During testimony before the Orange County Commission regarding the proposed charter amendment, Maladecki argued that requiring tourism-related businesses to provide paid sick time would drive up their costs and make it harder to compete with businesses in rival destinations. He also predicted that businesses would have to reduce other benefits or eliminate jobs to compensate for the costs of paid sick time.
The association is hoping a bill prohibiting such mandates on a municipal level might surface this year in Tallahassee, though if that doesn't happen, Maladecki said, any mandates need to be considered on a statewide basis, not locally.
"It is very difficult with 67 counties in the state of Florida to have different laws in each of those counties," he said.
CASINO GAMBLING. The Central Florida Hotel & Lodging Association is again opposing any move within the Legislature to expand gambling in the state. The possibility of multiple casino resorts in South Florida became a flashpoint during the 2012 legislative session after a Malaysian gambling company, the Genting Group, floated a plan to build a multibillion-dollar casino complex on the Miami waterfront.
CFHLA said its opposition to additional gambling in Florida is based on a desire by the local industry, built around Walt Disney World and the region's other theme parks, to maintain a "family friendly" atmosphere and reputation.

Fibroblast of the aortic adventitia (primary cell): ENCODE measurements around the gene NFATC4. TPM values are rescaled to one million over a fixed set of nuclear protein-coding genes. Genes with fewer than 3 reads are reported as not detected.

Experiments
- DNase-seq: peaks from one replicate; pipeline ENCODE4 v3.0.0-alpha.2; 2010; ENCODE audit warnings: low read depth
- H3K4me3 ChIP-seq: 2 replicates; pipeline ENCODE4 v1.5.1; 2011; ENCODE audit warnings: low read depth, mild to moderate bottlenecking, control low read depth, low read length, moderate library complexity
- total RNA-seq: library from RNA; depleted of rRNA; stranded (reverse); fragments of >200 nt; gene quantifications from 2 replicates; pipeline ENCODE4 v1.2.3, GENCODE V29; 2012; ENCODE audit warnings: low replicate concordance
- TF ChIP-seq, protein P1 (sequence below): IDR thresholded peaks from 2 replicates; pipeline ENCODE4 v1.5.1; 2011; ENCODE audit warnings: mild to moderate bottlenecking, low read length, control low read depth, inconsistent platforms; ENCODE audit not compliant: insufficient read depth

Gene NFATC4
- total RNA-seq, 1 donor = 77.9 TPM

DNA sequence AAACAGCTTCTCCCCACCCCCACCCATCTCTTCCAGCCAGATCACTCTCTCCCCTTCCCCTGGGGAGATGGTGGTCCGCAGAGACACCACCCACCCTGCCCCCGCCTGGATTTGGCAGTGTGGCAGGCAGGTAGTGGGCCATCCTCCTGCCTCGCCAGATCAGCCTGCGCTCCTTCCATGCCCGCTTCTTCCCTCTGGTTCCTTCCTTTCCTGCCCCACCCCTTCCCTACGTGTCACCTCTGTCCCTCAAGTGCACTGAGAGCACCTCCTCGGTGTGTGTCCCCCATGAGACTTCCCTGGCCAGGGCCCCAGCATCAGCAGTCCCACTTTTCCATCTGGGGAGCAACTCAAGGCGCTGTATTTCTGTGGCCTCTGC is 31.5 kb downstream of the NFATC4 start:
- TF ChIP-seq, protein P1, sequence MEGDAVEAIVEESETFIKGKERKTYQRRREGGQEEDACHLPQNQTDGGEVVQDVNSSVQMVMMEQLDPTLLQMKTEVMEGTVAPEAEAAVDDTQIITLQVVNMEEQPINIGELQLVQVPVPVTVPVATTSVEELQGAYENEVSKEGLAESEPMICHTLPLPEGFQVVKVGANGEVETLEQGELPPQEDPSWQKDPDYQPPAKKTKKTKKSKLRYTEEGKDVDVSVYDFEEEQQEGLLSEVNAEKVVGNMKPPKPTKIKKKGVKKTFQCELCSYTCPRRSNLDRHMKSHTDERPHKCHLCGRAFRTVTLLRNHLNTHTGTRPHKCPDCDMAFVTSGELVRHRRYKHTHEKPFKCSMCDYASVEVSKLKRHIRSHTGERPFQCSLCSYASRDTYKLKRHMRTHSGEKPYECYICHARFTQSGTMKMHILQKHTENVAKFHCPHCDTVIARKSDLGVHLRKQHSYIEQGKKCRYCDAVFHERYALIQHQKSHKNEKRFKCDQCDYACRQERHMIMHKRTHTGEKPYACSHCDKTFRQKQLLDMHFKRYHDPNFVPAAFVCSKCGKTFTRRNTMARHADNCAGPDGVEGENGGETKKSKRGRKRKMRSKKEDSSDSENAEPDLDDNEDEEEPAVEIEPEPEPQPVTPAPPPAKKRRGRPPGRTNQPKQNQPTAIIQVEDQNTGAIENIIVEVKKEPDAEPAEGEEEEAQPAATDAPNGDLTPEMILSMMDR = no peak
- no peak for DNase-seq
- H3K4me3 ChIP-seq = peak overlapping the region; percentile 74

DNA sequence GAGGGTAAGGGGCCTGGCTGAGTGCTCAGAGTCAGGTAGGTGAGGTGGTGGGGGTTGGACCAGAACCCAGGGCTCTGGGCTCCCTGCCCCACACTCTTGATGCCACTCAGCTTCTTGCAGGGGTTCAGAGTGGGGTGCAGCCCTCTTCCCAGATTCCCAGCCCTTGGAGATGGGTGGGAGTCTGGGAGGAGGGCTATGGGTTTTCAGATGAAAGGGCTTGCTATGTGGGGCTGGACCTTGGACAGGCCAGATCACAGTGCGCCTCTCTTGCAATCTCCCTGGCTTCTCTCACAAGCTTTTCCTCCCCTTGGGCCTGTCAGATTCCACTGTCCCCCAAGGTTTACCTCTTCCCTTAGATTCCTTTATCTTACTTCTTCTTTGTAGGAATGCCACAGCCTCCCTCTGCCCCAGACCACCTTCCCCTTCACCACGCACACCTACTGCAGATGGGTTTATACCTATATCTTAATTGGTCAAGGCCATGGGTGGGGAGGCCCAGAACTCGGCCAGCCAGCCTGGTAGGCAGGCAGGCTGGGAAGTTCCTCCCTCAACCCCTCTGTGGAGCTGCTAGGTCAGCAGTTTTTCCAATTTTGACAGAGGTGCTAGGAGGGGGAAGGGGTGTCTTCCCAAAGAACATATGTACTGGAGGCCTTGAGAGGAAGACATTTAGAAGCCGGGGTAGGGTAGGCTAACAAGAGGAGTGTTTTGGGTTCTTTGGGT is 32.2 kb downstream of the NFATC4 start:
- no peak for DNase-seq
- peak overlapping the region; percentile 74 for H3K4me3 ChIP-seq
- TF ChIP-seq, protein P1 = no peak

The association said it doesn't expect gambling legislation to resurface in 2013 but said it will be actively lobbying legislators, who have promised to study the effects of expanded gambling.
ONLINE-TRAVEL TAXES. County governments in Florida have long been fighting online-only travel companies, such as Expedia Inc. and Orbitz Worldwide Inc., over how to apply taxes, including the tourist-development tax, to the rooms they buy in bulk from hotels and then resell to travelers.
The local hotel association sides with local governments in supporting legislation that would require online-only travel companies to pay the taxes on the full room rates that they charge customers, rather than on the wholesale rates they pay the hotels. But some of the region's big theme parks, particularly Walt Disney World, side with the online-travel industry.
SCHOOL-YEAR CALENDAR. The association is also standing firm in its opposition to any changes to the start of Florida's school year, which state law now stipulates cannot occur any earlier than 14 days before Labor Day.
In addition to wanting to protect and extend the peak summer-vacation travel season, CFHLA says that putting off the start of school in Florida also results in "a reduction of non-instructional costs to school districts."
IMMIGRATION. Finally, the group says it won't support state-level changes to existing immigration laws.
Although there's been little indication yet that the issue will be raised next year in the Legislature, CFHLA fears that even talk of immigration laws along the lines of those enacted and upheld in Arizona -- where state and local law enforcement must now attempt to determine the immigration status of people they stop and suspect of being in the country illegally -- could hurt Florida's travel industry, especially its convention-and-meetings businesses.
Orlando, in addition to being the second-biggest U.S. hotel market, is home to the nation's second-largest convention center.
"Just the discussion of it [immigration] hits the convention airwaves, and it hurts business for the state of Florida," Maladecki said.